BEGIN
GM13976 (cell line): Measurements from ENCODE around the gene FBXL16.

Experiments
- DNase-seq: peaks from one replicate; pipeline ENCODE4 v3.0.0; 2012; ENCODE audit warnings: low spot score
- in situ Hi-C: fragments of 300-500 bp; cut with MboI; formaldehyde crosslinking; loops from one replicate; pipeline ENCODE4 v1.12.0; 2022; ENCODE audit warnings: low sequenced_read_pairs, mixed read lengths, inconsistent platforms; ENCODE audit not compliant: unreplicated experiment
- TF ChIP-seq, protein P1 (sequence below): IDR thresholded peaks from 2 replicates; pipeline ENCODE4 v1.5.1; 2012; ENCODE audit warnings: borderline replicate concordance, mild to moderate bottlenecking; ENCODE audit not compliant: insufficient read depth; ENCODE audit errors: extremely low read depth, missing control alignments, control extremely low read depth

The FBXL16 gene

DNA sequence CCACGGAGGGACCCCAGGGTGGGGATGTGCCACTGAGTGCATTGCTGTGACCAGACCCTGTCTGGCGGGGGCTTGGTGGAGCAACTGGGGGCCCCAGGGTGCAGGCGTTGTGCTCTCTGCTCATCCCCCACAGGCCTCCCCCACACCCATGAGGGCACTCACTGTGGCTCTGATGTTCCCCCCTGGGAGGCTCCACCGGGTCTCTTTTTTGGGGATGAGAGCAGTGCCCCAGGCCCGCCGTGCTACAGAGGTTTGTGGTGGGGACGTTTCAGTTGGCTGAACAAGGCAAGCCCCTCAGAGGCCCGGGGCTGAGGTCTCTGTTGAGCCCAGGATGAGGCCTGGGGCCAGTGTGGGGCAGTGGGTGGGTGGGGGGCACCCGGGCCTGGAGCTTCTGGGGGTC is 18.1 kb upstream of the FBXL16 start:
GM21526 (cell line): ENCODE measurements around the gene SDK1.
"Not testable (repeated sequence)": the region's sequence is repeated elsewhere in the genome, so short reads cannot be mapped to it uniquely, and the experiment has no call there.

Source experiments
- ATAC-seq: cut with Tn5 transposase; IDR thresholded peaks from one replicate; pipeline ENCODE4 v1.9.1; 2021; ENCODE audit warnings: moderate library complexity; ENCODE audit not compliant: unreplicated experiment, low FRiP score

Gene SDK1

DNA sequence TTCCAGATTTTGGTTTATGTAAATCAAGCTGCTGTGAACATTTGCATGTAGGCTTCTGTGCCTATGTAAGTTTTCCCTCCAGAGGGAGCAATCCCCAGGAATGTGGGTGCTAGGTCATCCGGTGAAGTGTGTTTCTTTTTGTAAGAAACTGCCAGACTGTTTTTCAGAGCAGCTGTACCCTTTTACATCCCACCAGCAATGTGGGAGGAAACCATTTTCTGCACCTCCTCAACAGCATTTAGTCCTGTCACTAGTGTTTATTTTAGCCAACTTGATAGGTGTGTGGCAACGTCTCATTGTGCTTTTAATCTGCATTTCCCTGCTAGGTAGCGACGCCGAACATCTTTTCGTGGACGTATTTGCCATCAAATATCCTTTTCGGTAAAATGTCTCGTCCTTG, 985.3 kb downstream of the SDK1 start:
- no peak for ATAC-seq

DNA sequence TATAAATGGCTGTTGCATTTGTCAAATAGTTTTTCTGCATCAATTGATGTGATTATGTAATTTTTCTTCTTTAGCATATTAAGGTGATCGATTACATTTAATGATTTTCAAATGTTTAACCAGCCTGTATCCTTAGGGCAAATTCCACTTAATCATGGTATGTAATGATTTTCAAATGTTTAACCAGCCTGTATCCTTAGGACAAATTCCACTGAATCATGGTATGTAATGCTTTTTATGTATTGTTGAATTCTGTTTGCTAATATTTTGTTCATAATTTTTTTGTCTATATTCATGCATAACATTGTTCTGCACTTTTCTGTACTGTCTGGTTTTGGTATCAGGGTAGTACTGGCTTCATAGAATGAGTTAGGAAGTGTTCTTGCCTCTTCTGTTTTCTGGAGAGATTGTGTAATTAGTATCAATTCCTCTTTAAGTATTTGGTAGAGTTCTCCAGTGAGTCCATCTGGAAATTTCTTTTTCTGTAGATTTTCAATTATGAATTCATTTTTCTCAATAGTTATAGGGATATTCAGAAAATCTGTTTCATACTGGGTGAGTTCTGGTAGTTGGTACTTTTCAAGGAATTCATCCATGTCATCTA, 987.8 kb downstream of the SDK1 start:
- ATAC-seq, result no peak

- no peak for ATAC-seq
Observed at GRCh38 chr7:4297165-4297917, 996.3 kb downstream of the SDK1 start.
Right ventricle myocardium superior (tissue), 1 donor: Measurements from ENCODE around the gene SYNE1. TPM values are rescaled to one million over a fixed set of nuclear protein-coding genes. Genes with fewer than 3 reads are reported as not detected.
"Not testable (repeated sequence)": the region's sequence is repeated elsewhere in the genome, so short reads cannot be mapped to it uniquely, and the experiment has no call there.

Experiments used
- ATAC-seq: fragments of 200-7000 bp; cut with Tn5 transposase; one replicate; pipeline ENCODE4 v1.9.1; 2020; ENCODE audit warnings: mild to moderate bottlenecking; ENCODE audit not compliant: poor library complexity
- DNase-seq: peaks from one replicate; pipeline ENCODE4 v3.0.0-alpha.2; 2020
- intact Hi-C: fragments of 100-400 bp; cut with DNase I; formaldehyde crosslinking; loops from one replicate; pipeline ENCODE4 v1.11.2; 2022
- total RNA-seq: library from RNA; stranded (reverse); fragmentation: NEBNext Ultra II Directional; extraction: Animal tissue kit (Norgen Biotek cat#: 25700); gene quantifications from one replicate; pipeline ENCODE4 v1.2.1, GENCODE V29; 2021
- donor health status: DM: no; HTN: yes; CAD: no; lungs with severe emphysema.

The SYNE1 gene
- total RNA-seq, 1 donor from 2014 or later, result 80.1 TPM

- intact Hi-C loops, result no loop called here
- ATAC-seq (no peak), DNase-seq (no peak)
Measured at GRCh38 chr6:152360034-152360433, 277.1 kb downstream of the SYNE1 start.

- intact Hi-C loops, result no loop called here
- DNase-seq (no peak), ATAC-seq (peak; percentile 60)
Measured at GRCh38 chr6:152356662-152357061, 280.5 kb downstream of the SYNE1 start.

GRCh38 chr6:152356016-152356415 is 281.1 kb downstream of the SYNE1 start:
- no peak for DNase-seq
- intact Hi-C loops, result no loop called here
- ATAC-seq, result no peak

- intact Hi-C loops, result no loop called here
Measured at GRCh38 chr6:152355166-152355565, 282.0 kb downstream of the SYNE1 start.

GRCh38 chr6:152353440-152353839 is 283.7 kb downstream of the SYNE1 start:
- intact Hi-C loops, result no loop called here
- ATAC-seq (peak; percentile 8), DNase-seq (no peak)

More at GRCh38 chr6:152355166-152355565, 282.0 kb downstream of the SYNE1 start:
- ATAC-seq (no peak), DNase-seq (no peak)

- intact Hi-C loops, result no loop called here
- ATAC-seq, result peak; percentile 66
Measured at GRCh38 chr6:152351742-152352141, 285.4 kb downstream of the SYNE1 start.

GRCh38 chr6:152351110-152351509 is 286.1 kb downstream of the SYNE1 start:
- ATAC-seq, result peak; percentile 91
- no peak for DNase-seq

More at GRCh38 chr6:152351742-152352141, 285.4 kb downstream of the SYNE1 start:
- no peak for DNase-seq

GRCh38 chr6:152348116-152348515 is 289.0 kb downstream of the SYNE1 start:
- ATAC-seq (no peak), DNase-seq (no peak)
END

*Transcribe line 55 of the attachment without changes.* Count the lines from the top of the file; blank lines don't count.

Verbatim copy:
- ATAC-seq (no peak), DNase-seq (no peak)